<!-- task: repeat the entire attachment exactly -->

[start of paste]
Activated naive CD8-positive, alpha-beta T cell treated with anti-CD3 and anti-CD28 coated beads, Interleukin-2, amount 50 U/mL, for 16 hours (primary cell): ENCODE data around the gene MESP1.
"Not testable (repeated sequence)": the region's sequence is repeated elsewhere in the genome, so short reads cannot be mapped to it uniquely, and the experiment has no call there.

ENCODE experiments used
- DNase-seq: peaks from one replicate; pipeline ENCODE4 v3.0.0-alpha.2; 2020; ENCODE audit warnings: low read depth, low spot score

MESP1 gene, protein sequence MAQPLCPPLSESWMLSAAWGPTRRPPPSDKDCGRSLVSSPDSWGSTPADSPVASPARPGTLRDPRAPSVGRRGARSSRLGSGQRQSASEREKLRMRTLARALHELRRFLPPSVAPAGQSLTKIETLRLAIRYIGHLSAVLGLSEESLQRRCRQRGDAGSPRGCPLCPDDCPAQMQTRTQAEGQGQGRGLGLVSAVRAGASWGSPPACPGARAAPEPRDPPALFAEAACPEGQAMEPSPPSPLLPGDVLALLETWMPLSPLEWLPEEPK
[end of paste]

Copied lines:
Activated naive CD8-positive, alpha-beta T cell treated with anti-CD3 and anti-CD28 coated beads, Interleukin-2, amount 50 U/mL, for 16 hours (primary cell): ENCODE data around the gene MESP1.
"Not testable (repeated sequence)": the region's sequence is repeated elsewhere in the genome, so short reads cannot be mapped to it uniquely, and the experiment has no call there.

ENCODE experiments used
- DNase-seq: peaks from one replicate; pipeline ENCODE4 v3.0.0-alpha.2; 2020; ENCODE audit warnings: low read depth, low spot score

MESP1 gene, protein sequence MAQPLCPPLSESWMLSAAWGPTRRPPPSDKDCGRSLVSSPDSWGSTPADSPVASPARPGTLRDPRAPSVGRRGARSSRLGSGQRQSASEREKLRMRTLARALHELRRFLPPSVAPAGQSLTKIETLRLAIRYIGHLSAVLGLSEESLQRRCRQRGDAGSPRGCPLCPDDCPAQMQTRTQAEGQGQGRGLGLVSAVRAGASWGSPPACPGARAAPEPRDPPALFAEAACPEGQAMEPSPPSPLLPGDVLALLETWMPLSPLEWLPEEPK